Courage is usually defined as a willingness to face uncertainty, for the wellbeing of you and those around you. This is not the same as taking risks and acting recklessly. Courage is quite essential for any career, you can do everything you can to minimize the risks, mitigate the possible damage, and have viable contingency plans, but the element of uncertainty will always be present. During our career, we face numerous struggles and failures; however, we should never be discouraged to make steps towards advancement. We can see what we can salvage from our failures and try again with better insight. Also, if your office is by any chance under siege, and you act valiantly by saying to your boss and co-workers – “Go! I’ll hold them off!” you can bet you are getting a promotion the next day- provided you survive.
However, it is also worth mentioning how courageous acts can get you fired. Two years ago, a man name Paul Marshal heroically saved two children by wrestling with a shark, and this act was documented. Since, Paul was on sick leave from work, going viral revealed that he was on vacation, which got him fired. I guess the moral of the story is, be careful when channeling your courage.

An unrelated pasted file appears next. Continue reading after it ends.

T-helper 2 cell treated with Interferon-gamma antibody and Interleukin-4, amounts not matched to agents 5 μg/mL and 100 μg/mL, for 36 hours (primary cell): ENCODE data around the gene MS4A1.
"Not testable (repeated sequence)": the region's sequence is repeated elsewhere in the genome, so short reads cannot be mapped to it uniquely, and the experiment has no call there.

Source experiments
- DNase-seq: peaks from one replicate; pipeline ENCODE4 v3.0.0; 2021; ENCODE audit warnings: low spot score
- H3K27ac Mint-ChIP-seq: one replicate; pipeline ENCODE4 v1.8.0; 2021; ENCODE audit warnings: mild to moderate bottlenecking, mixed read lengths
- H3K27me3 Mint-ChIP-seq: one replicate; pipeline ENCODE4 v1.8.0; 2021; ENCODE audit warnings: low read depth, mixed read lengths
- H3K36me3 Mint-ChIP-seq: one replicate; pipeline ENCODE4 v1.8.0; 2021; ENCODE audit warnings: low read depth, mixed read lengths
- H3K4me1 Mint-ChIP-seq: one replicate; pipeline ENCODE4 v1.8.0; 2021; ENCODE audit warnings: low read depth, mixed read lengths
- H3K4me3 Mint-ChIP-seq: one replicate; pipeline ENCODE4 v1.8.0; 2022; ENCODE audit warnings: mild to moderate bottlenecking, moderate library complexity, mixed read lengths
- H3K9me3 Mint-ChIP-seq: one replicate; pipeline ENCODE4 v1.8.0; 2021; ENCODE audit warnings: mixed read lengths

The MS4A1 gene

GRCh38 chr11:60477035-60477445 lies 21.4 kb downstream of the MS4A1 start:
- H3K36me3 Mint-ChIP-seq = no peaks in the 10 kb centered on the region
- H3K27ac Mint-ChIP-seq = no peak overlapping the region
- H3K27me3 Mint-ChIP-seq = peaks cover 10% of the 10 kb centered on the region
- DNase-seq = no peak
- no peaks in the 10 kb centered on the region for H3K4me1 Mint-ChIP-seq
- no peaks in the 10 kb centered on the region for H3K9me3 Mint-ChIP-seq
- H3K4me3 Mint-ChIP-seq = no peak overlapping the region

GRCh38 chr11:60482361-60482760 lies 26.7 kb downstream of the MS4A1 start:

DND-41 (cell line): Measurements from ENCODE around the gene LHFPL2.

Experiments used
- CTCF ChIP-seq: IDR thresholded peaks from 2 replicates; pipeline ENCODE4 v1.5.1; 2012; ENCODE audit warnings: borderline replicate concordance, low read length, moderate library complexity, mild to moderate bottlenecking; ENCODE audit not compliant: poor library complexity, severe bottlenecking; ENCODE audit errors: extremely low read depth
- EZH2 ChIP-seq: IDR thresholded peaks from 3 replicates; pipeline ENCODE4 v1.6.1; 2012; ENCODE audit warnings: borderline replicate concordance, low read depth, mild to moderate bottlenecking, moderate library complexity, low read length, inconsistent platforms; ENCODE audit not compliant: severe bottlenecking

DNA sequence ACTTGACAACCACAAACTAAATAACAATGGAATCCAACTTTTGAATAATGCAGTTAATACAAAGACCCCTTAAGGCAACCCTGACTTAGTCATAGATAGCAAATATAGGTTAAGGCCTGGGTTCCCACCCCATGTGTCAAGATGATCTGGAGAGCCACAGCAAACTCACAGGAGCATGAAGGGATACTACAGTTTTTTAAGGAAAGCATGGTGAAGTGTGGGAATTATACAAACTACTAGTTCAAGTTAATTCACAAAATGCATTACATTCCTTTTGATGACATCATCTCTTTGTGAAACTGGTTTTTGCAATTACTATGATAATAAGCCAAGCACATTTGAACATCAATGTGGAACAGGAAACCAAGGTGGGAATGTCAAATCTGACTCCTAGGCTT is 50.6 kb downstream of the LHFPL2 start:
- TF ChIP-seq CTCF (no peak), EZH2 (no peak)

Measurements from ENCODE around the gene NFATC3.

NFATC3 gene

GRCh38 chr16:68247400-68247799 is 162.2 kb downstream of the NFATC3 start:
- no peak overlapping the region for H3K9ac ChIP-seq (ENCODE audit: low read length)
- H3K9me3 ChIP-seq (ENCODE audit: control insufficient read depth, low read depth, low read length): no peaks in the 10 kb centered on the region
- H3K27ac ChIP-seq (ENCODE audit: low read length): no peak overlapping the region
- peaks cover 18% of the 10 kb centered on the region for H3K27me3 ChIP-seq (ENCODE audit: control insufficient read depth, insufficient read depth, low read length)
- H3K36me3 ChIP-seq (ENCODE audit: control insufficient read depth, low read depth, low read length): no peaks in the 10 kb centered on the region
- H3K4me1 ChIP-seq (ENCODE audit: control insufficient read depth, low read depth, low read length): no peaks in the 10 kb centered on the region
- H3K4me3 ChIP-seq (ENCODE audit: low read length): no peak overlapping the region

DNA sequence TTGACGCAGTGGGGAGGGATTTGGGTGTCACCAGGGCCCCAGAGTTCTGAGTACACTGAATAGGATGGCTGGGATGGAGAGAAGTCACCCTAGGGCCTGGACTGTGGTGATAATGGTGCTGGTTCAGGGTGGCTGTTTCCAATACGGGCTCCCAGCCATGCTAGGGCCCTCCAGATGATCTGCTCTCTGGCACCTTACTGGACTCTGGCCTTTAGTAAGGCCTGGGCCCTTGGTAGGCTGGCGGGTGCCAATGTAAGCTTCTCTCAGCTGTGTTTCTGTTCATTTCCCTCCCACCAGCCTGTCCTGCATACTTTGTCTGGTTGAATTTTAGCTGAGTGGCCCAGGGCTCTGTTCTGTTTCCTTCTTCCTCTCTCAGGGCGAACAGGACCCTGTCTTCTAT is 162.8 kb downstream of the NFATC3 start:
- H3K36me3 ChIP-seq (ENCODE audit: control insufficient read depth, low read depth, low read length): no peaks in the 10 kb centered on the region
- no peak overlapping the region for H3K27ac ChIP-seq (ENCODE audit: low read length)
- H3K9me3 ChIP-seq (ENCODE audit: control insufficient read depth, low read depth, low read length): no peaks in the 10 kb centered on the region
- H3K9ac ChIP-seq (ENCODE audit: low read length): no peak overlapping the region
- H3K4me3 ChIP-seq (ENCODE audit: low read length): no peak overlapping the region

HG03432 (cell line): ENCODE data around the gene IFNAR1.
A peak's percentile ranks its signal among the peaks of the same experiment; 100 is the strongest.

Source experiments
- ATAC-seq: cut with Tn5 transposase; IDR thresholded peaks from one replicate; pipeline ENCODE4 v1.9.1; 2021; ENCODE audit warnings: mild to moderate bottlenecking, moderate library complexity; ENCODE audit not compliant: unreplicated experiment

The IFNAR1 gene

This one is a bit tricky to decipher- if you take the concept of charity or benevolence, and apply it to your business model, you will go bankrupt. You will become a saint, but a poor saint nonetheless. This is clearly not how you should practice benevolence as a business owner. The proper way to put this concept into practice is to give the jobs to those who are really going to appreciate it. If you need to choose between an overqualified and financially stable individual, and one who is eager to learn and desperately needs a job, choose the second one. Sure the first candidate will do a better job, but the other one is willing to learn and will appreciate you much more for giving him, or her a chance. For a small business owner it is crucial that you find a team of people willing to stand by your side, for an overqualified worker you are simply a stepping stone until something better comes his or her way.